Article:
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Vertex eyes Duchenne market with Exonics, CRISPR deals

Biotech has gene-editing expertise

Vertex Pharma has agreed a pair of deals to build a position in gene-editing therapeutics for diseases like Duchenne muscular dystrophy.

First up is a deal to acquire US biotech Exonics Therapeutics, which is developing gene-editing therapies for DMD and other genetic neuromuscular diseases including myotonic dystrophy type 1 (DM1). Vertex is paying $245m upfront for the CRISPR/Cas9-focused company with another $750m or so in the offing in milestone payments.

Vertex is also paying $175m upfront to expand its collaboration with Swiss company CRISPR Therapeutics, with milestones that could drive the value of the deal above the $1bn mark. That deal also focuses on gene-editing technology directed at DMD and DM1.

To bring the two elements together, Vertex says it plans to set up a new genetic therapies research site in the Boston area, and has appointed John Gray, previously chief scientific officer of neuromuscular and liver disease gene therapy player Audentes Therapeutics, to lead the effort.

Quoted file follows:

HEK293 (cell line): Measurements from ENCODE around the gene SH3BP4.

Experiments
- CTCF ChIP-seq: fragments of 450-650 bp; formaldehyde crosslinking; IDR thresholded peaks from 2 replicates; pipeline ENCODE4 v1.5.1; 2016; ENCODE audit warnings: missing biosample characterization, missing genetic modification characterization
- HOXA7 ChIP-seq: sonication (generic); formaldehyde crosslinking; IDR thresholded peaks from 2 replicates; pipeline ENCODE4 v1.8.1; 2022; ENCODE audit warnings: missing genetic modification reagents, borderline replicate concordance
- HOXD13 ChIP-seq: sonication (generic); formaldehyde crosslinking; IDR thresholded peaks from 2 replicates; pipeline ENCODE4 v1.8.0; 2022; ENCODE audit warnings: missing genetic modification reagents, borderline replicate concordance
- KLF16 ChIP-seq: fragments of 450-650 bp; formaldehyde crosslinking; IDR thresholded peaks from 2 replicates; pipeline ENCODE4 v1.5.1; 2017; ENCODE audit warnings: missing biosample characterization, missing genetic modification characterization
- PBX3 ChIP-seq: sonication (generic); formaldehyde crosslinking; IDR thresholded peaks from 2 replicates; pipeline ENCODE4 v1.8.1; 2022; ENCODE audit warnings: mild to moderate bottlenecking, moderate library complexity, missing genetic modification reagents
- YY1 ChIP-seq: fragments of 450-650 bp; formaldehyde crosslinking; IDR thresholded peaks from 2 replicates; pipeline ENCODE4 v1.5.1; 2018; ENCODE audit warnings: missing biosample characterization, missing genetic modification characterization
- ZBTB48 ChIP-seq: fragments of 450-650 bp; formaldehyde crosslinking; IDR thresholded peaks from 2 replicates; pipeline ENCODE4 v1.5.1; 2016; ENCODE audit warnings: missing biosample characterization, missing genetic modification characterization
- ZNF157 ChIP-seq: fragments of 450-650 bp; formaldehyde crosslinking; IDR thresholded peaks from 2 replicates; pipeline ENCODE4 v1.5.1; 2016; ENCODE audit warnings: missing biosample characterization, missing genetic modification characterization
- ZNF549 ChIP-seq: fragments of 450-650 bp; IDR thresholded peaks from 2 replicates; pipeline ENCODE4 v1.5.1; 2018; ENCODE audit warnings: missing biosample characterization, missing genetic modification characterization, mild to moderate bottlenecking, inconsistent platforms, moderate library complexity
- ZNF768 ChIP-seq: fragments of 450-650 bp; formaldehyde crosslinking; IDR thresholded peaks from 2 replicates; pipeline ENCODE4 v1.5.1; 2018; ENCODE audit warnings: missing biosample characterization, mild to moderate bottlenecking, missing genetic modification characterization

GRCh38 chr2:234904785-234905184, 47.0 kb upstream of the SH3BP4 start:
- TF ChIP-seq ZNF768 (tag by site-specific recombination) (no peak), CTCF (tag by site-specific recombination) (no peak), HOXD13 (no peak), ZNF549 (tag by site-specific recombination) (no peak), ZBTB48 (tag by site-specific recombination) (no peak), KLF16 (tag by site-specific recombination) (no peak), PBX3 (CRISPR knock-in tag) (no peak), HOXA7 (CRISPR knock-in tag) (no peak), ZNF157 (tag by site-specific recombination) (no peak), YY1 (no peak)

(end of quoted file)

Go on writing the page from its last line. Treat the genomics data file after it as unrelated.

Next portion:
DMD is a rare muscle-wasting disease that mostly affects boys and is caused by a defect in the gene coding for dystrophin, a protein found in muscles that is critical for movement. It affects some 300,000 people worldwide and is typically fatal by age 30. DM1 is the most common adult muscular dystrophy, and is also caused by dystrophin gene mutations.

The move extends Vertex beyond its main activities in cystic fibrosis, which have resulted in a clutch of marketed products that have transformed CF care but also attracted no little controversy over pricing, and early-stage projects in pain, haemoglobinopathies and alpha-1 antitrypsin deficiency (AATD).

The push into DMD sets the company up in opposition to Sarepta Therapeutics, which sells its exon-skipping therapy Exondys for DMD in the US but has been unable to get it cleared for the EU market, and is also preparing to file a follow-up therapy in both markets.

It will also face competition from a growing list of DMD gene therapy developers, which along with Sarepta also includes Solid Biosciences – which reported disappointing data with its candidate earlier this year in a phase 1/2 trial – as well as Pfizer and Audentes.

Vertex's track record in bringing genetic therapies to market stands in its favour. Its CF drugs Kalydeco, Orkambi and Symdeko/Symkevi collectively brought in $857m in sales in the first quarter of the year, up more than a third despite payer resistance in some countries, including the UK.

Jeff Leiden

Jeff Leiden

“We are bringing together the intellectual property, technologies, and scientific expertise needed to establish a leading gene editing platform for DMD and DM1,” commented Vertex’s chief executive Jeffrey Leiden.

He added: “We are continuing to build a toolbox of small molecule and nucleic acid technologies and capabilities that will allow us to drive scientific innovation to produce transformative medicines for a broad portfolio of diseases.”

Article by
Phil Taylor

7th June 2019

From: Research



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